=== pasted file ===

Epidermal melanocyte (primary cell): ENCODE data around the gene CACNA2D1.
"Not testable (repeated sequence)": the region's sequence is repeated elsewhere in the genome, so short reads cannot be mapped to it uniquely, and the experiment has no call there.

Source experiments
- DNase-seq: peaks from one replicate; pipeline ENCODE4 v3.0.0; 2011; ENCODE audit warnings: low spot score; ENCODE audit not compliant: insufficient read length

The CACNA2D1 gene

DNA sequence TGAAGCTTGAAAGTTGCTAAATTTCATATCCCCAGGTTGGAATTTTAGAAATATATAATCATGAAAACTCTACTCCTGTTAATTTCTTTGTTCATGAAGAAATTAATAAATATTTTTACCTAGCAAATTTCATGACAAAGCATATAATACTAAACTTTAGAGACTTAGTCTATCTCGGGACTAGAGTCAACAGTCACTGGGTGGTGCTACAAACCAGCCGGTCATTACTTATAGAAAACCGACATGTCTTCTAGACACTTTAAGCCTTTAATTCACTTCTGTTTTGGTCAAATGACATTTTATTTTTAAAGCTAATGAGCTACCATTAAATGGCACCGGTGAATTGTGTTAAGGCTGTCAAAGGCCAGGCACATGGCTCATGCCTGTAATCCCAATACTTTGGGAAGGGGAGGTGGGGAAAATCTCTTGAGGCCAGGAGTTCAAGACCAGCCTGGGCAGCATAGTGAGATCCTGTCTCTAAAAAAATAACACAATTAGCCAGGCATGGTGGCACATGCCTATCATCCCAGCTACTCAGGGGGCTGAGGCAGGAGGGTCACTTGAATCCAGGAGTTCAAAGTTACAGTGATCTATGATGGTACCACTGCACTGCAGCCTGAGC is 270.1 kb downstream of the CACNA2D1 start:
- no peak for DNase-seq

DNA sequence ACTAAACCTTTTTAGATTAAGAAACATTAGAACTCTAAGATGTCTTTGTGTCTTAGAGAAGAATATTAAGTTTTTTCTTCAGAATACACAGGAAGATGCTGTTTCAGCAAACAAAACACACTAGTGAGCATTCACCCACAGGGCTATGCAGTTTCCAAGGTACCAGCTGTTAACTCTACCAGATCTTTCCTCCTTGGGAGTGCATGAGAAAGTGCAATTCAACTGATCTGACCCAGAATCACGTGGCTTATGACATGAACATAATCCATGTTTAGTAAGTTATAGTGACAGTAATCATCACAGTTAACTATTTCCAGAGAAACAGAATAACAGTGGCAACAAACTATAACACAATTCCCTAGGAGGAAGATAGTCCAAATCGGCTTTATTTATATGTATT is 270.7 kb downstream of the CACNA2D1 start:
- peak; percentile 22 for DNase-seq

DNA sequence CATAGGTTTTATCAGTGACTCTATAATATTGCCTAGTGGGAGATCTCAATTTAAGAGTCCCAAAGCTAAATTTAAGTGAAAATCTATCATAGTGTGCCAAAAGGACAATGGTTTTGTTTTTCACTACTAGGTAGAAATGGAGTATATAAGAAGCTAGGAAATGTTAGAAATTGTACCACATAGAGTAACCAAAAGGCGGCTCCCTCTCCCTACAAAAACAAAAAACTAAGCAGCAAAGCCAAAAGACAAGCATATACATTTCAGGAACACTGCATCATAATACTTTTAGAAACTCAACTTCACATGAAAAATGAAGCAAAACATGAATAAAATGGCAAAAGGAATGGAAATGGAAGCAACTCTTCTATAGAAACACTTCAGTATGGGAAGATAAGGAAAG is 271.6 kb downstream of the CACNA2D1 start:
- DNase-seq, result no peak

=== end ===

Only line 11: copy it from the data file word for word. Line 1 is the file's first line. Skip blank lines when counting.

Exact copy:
- DNase-seq, result no peak